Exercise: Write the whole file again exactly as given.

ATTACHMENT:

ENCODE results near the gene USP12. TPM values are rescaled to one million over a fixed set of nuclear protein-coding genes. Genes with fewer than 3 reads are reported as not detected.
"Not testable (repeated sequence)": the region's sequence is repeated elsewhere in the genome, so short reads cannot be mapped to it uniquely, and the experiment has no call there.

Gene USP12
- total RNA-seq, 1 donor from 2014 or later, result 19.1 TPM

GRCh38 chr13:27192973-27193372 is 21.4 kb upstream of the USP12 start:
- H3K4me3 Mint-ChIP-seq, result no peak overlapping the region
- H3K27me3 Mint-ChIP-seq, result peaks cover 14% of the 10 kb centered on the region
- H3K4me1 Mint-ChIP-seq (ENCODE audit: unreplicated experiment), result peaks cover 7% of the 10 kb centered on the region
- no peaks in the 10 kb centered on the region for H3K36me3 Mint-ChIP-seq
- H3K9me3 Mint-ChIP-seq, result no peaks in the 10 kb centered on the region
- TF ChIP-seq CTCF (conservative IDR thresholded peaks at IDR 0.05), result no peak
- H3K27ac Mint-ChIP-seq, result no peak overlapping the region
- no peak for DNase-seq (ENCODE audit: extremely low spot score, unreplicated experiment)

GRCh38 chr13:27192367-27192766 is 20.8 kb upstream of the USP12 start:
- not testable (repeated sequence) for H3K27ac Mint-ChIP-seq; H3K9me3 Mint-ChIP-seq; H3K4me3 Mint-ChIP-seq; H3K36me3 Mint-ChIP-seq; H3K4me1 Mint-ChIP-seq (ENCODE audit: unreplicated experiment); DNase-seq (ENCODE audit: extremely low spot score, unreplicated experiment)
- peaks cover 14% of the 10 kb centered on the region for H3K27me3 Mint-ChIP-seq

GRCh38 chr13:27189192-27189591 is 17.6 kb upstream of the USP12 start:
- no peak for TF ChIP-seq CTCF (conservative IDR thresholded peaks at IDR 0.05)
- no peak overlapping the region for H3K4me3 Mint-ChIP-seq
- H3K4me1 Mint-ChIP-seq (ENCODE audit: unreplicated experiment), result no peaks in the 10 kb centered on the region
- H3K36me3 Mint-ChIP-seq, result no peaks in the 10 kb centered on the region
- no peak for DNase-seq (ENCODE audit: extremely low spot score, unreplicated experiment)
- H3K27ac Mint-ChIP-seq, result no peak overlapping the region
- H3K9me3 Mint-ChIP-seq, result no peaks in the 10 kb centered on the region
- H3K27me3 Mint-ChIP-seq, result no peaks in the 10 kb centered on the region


ENCODE results near the gene USP12. TPM values are rescaled to one million over a fixed set of nuclear protein-coding genes. Genes with fewer than 3 reads are reported as not detected.
"Not testable (repeated sequence)": the region's sequence is repeated elsewhere in the genome, so short reads cannot be mapped to it uniquely, and the experiment has no call there.

Gene USP12
- total RNA-seq, 1 donor from 2014 or later, result 19.1 TPM

GRCh38 chr13:27192973-27193372 is 21.4 kb upstream of the USP12 start:
- H3K4me3 Mint-ChIP-seq, result no peak overlapping the region
- H3K27me3 Mint-ChIP-seq, result peaks cover 14% of the 10 kb centered on the region
- H3K4me1 Mint-ChIP-seq (ENCODE audit: unreplicated experiment), result peaks cover 7% of the 10 kb centered on the region
- no peaks in the 10 kb centered on the region for H3K36me3 Mint-ChIP-seq
- H3K9me3 Mint-ChIP-seq, result no peaks in the 10 kb centered on the region
- TF ChIP-seq CTCF (conservative IDR thresholded peaks at IDR 0.05), result no peak
- H3K27ac Mint-ChIP-seq, result no peak overlapping the region
- no peak for DNase-seq (ENCODE audit: extremely low spot score, unreplicated experiment)

GRCh38 chr13:27192367-27192766 is 20.8 kb upstream of the USP12 start:
- not testable (repeated sequence) for H3K27ac Mint-ChIP-seq; H3K9me3 Mint-ChIP-seq; H3K4me3 Mint-ChIP-seq; H3K36me3 Mint-ChIP-seq; H3K4me1 Mint-ChIP-seq (ENCODE audit: unreplicated experiment); DNase-seq (ENCODE audit: extremely low spot score, unreplicated experiment)
- peaks cover 14% of the 10 kb centered on the region for H3K27me3 Mint-ChIP-seq

GRCh38 chr13:27189192-27189591 is 17.6 kb upstream of the USP12 start:
- no peak for TF ChIP-seq CTCF (conservative IDR thresholded peaks at IDR 0.05)
- no peak overlapping the region for H3K4me3 Mint-ChIP-seq
- H3K4me1 Mint-ChIP-seq (ENCODE audit: unreplicated experiment), result no peaks in the 10 kb centered on the region
- H3K36me3 Mint-ChIP-seq, result no peaks in the 10 kb centered on the region
- no peak for DNase-seq (ENCODE audit: extremely low spot score, unreplicated experiment)
- H3K27ac Mint-ChIP-seq, result no peak overlapping the region
- H3K9me3 Mint-ChIP-seq, result no peaks in the 10 kb centered on the region
- H3K27me3 Mint-ChIP-seq, result no peaks in the 10 kb centered on the region